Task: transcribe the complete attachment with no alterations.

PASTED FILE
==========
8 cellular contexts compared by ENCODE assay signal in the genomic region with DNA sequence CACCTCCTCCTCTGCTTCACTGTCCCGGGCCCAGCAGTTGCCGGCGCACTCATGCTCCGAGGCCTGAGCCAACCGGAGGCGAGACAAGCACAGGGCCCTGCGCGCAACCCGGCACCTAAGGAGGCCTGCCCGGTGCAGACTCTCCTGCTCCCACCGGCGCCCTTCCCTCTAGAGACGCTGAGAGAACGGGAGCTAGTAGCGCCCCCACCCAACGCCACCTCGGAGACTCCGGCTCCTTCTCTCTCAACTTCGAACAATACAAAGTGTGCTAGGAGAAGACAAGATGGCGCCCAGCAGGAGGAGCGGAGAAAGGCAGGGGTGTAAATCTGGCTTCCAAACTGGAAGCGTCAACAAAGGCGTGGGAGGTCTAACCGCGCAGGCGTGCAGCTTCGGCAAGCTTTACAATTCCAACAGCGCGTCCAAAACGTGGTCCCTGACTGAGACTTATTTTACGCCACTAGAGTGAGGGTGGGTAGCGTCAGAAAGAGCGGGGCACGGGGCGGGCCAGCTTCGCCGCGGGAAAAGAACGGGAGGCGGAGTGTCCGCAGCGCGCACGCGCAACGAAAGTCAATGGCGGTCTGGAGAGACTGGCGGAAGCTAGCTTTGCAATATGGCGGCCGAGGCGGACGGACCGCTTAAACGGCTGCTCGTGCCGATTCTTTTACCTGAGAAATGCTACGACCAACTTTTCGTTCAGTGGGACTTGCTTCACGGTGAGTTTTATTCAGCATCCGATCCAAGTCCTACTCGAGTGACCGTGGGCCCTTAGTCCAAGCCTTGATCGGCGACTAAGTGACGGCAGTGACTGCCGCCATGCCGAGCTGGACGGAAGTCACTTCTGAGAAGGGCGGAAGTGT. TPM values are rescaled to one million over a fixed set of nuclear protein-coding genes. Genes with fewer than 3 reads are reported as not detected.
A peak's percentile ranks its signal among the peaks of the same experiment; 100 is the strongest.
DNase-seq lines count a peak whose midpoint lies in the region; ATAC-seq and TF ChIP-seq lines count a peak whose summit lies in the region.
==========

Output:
8 cellular contexts compared by ENCODE assay signal in the genomic region with DNA sequence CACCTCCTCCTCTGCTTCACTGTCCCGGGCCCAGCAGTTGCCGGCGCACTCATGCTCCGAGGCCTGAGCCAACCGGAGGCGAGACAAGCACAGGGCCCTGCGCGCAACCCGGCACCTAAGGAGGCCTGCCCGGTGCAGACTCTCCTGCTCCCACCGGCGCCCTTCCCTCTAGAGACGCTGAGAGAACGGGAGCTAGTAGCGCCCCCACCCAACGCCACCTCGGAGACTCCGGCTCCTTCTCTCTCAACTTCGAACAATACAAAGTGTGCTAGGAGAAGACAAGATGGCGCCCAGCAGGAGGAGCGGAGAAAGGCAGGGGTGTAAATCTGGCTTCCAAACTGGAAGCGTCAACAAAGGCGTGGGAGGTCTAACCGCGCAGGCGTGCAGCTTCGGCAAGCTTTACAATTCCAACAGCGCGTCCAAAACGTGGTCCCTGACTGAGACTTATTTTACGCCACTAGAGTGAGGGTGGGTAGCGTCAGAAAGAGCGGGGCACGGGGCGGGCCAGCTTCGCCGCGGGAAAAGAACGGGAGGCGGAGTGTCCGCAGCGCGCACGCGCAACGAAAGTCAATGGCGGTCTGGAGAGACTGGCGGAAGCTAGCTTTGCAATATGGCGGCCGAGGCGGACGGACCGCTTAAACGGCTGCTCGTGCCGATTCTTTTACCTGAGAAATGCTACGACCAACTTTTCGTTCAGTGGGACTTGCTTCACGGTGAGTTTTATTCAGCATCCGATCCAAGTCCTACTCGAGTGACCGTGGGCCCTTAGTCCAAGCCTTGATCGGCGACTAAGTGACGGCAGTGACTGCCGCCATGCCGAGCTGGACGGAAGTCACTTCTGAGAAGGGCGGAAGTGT. TPM values are rescaled to one million over a fixed set of nuclear protein-coding genes. Genes with fewer than 3 reads are reported as not detected.
A peak's percentile ranks its signal among the peaks of the same experiment; 100 is the strongest.
DNase-seq lines count a peak whose midpoint lies in the region; ATAC-seq and TF ChIP-seq lines count a peak whose summit lies in the region.